We usually do Where Are They Now? episodes on AskPat for the end of the year, but this year, we had so many great success stories that we decided to keep going. This week, we check back in with Lea Pica of leapica.com. She teaches people and businesses how to present data stories that inspire action. When she was last on the show, in Episode 1055, I recommended she look at a favorite book of mine, Rocket Fuel (Amazon link), and think about how she could use a team to help her get more done.
What was fun about checking in with Lea is that she did follow my advice, but it turned out to be a stepping stone to help her realize what she really needed to do. While she did start out using an OBM, taking her organization to the next level made her realize that she had a real need for automation. At the time, she was teaching her course live, and she started to hear that it was a major sticking point for people who couldn’t necessarily make the times she offered. What she ended up realizing was that turning her material into an online course would make her audience feel like they weren’t missing out on anything.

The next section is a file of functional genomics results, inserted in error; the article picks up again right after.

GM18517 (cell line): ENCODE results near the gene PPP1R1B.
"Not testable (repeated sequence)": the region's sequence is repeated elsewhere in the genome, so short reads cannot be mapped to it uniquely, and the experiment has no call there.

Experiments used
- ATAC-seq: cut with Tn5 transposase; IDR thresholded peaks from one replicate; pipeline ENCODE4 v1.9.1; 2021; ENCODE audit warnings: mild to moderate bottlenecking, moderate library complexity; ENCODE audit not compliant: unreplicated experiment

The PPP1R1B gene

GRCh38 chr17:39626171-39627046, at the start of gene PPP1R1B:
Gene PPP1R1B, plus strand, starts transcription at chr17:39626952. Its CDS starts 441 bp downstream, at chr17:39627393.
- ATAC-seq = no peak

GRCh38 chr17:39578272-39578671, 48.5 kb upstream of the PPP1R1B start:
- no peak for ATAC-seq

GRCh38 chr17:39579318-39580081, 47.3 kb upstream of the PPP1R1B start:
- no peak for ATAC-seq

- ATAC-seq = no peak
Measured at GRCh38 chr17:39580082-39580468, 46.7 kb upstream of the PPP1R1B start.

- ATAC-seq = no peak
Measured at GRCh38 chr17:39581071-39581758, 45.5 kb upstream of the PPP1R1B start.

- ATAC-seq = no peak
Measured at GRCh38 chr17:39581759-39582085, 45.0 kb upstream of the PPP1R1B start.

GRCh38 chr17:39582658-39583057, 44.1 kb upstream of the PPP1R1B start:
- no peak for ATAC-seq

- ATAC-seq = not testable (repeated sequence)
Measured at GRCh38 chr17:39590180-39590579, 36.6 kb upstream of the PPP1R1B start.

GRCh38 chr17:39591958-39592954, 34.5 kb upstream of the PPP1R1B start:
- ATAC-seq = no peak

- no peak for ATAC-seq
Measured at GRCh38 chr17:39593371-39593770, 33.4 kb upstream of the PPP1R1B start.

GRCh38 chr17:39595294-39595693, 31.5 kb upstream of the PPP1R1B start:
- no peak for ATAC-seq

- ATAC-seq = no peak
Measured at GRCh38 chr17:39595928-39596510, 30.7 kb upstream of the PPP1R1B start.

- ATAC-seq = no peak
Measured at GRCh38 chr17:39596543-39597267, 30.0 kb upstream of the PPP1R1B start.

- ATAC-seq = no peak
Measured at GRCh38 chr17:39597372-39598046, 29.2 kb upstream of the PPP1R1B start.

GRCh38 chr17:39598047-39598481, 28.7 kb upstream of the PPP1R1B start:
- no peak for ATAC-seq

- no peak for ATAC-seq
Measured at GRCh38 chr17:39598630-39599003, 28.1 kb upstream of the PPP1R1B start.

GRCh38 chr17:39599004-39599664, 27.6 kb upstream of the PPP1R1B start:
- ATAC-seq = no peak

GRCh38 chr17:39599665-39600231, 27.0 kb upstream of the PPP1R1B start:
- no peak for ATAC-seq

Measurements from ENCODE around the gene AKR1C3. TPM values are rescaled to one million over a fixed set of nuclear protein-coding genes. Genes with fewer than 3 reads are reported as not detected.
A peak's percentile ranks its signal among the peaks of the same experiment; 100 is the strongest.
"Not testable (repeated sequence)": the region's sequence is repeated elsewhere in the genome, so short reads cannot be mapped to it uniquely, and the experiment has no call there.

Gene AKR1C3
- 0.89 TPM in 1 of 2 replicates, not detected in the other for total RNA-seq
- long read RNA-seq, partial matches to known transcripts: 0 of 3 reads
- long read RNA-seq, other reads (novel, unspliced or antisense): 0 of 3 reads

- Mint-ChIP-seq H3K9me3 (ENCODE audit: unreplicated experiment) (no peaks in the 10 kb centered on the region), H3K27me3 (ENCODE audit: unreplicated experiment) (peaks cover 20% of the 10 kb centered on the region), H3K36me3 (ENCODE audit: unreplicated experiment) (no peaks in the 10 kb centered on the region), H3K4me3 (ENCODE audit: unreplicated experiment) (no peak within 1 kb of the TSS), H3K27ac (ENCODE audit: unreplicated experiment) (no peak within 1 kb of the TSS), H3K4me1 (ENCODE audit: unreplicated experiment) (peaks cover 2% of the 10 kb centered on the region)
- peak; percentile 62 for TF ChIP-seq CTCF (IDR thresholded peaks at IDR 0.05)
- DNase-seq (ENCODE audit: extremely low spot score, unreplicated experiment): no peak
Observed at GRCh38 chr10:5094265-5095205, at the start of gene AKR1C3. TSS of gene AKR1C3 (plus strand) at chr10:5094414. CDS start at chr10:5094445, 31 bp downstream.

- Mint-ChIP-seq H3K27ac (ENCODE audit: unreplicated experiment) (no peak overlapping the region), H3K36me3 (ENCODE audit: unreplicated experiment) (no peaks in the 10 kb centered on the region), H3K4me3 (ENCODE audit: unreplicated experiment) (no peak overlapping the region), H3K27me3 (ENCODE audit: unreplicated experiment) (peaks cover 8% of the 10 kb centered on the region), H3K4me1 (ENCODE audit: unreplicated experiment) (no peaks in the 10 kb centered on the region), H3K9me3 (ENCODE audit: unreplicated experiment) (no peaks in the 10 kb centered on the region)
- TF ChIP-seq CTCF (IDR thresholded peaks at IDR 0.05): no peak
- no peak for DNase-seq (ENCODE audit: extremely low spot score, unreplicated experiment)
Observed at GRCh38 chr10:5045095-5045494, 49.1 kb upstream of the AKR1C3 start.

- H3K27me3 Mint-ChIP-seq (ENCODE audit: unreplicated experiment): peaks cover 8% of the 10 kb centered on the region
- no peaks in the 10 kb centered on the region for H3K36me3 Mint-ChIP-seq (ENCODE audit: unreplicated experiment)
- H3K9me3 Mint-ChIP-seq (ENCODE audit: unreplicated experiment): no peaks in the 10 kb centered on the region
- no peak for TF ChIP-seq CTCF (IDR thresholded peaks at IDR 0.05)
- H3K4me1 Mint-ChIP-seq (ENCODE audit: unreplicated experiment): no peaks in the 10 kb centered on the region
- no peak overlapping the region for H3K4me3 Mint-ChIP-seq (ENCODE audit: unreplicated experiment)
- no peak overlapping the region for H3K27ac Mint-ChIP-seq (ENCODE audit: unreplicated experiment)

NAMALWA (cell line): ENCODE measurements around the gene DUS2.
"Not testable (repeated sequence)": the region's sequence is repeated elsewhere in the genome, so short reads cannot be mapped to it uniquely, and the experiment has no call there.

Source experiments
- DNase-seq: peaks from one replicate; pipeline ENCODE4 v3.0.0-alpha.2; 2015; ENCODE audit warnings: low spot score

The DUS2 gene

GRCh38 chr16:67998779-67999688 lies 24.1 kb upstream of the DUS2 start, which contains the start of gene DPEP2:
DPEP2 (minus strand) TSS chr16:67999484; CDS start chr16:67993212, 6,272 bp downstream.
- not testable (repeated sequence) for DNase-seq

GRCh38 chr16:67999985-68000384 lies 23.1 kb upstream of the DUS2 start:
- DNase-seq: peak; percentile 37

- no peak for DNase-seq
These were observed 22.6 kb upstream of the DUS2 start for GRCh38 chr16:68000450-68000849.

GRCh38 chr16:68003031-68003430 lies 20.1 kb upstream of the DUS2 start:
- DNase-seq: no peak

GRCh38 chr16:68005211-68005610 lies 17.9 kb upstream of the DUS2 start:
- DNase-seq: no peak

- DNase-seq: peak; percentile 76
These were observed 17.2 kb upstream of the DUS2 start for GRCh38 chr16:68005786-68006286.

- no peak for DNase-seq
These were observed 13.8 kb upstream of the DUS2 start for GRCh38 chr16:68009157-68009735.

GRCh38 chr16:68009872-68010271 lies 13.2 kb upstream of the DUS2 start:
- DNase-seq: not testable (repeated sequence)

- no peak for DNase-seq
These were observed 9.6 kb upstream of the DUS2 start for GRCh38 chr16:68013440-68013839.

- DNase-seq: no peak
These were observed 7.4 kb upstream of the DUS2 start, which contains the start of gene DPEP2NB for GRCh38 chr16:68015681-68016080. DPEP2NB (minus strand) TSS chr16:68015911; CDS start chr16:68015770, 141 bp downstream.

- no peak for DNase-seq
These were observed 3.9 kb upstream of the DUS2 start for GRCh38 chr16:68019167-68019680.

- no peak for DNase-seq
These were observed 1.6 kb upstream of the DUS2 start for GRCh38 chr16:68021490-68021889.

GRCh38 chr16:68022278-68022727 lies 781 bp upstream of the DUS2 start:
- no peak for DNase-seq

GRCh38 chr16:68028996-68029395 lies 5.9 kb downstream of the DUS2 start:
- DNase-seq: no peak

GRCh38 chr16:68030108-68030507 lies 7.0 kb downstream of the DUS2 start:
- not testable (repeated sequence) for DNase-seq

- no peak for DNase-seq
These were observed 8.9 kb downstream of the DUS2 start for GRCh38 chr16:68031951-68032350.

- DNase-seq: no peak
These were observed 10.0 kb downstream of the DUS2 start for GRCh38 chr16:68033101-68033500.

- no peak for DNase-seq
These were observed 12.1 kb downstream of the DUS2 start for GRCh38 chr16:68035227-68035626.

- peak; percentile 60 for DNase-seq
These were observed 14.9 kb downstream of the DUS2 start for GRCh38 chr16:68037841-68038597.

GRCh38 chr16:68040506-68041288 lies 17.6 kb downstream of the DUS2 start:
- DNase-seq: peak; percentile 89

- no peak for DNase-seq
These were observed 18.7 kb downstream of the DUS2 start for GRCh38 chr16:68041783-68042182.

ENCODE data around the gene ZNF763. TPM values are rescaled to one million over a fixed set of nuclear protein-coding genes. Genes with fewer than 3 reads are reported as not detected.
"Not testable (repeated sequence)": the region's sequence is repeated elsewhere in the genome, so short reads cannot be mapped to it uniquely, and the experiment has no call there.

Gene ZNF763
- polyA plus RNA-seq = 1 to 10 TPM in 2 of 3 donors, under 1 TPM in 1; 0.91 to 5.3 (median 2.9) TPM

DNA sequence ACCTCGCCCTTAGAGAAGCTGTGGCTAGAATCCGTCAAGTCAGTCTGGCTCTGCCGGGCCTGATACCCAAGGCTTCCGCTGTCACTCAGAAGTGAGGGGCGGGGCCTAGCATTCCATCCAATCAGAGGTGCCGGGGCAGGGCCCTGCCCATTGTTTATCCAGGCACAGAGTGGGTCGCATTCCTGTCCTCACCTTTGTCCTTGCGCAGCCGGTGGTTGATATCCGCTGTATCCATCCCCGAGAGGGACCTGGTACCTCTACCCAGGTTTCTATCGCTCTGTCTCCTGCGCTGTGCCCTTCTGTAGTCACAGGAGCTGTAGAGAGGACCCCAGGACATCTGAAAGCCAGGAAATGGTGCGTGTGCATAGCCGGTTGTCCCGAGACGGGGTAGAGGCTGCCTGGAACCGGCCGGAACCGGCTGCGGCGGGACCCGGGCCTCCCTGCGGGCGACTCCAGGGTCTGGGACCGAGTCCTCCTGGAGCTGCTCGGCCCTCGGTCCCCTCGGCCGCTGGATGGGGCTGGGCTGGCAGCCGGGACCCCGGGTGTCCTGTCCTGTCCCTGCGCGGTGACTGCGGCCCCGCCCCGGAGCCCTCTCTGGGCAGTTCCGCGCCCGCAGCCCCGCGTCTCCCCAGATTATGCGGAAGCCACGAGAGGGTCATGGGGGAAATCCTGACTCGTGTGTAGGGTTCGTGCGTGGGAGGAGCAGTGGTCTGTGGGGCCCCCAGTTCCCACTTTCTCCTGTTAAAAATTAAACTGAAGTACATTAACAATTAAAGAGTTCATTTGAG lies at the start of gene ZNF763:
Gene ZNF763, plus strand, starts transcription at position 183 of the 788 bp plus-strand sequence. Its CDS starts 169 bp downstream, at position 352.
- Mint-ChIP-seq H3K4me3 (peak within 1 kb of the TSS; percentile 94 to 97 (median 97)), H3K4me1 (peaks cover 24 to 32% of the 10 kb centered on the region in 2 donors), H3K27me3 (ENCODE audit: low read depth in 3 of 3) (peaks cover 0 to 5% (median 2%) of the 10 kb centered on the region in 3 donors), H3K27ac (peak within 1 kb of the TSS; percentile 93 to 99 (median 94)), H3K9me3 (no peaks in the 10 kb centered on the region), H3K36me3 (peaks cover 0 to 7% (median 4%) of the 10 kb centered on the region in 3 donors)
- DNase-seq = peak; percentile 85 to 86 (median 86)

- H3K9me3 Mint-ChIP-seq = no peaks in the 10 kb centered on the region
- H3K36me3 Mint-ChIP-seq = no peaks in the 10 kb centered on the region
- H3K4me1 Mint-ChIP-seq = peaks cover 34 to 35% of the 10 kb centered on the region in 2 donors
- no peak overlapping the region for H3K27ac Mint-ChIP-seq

As Lea says, “I was very attached to the idea that I had to teach it live because that’s all I’ve ever done.” In the end, she ended up creating something on Teachable and working with Reachable, an agency devoted to helping you optimize for the platform. She got the help she needed, but in a more focused and targeted way that fed revenue directly back into her business. The results have been extraordinary, and I think it’s a great example of finding the help you need right now to build your business for the long haul.
If you want to be considered for a coaching session, apply via the form at AskPat.com.
Today’s sponsor is FreshBooks, who make the best financial management software out there. It’s ridiculously easy to use and their interface is highly-visual and super-intuitive. You can actually get an unrestricted, thirty-day trial for free; just go to FreshBooks.com/askpat and enter “Ask Pat” in the “How Did You Hear About Us?” section.